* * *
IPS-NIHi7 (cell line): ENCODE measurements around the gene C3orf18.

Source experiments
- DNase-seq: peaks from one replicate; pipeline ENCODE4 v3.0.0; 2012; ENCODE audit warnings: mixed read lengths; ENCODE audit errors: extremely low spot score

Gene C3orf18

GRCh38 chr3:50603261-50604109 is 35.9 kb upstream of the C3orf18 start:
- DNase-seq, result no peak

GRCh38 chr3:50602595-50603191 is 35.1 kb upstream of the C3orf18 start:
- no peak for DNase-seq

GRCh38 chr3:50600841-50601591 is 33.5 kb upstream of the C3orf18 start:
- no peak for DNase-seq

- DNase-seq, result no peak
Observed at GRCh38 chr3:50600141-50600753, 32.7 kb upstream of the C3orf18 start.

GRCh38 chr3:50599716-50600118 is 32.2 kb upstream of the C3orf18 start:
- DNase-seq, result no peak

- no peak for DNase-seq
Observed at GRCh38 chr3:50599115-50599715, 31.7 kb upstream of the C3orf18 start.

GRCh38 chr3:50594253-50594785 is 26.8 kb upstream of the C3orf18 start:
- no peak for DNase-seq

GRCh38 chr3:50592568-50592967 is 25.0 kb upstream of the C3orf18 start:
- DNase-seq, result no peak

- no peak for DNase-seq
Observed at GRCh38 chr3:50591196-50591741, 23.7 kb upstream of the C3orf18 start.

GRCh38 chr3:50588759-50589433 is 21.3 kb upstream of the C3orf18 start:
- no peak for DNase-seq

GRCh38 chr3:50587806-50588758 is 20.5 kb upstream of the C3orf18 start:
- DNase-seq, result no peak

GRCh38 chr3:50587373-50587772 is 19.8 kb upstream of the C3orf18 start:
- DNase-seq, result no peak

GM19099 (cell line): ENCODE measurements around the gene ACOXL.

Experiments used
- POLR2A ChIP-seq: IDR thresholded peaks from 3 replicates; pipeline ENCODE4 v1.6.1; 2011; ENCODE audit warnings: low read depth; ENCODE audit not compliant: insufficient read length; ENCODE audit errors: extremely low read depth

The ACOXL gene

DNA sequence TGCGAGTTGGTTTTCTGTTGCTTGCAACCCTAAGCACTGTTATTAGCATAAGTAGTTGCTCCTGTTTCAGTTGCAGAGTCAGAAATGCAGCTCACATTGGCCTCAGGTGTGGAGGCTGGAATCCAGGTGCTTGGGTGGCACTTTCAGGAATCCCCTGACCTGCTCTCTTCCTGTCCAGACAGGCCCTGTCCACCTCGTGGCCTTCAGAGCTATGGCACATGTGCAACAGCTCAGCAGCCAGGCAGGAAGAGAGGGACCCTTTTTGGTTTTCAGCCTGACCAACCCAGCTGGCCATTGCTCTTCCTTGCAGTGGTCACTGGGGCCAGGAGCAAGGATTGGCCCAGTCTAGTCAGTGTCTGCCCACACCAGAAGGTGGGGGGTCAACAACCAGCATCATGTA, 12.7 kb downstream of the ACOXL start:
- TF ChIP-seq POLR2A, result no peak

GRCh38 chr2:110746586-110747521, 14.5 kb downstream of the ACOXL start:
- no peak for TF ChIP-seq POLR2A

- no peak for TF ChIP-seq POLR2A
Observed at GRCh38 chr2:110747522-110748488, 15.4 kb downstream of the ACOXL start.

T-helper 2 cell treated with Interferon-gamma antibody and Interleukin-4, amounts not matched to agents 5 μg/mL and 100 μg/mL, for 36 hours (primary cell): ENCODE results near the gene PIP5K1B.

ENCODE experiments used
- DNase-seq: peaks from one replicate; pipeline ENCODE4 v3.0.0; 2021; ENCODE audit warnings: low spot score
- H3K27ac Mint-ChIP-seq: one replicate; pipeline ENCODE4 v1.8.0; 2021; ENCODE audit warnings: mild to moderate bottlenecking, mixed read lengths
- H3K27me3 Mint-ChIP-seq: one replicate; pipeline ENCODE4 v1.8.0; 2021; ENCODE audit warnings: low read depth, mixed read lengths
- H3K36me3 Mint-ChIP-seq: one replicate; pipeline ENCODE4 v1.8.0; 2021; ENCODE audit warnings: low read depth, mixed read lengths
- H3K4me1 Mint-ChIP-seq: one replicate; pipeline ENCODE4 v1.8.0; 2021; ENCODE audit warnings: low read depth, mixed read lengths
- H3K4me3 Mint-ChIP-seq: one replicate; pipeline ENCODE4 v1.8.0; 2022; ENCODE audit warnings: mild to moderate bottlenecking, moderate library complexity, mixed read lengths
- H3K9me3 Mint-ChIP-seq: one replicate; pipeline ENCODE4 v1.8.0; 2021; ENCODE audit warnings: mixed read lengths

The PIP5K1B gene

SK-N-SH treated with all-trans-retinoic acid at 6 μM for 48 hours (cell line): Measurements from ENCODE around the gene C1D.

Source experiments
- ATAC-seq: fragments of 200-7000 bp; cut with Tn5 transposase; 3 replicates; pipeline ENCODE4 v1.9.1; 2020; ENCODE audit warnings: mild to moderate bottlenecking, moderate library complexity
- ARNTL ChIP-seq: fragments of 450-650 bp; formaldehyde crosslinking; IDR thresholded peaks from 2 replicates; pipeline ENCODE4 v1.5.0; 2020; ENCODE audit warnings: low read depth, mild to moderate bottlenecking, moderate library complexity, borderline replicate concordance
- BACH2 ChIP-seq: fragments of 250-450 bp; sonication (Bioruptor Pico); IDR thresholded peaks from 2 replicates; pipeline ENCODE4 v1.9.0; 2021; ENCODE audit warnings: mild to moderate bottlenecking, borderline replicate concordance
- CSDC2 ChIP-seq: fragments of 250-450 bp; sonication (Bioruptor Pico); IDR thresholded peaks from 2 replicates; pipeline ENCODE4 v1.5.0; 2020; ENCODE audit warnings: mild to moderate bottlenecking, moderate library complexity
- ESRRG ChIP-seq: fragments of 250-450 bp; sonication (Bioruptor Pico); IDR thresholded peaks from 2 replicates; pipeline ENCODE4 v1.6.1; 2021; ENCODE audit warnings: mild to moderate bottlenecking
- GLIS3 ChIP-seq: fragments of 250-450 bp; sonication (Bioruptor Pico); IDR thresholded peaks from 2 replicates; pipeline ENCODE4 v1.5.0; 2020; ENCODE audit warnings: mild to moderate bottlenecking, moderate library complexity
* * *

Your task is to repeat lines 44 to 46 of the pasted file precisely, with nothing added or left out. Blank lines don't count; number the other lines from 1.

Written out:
- H3K36me3 Mint-ChIP-seq: one replicate; pipeline ENCODE4 v1.8.0; 2021; ENCODE audit warnings: low read depth, mixed read lengths
- H3K4me1 Mint-ChIP-seq: one replicate; pipeline ENCODE4 v1.8.0; 2021; ENCODE audit warnings: low read depth, mixed read lengths
- H3K4me3 Mint-ChIP-seq: one replicate; pipeline ENCODE4 v1.8.0; 2022; ENCODE audit warnings: mild to moderate bottlenecking, moderate library complexity, mixed read lengths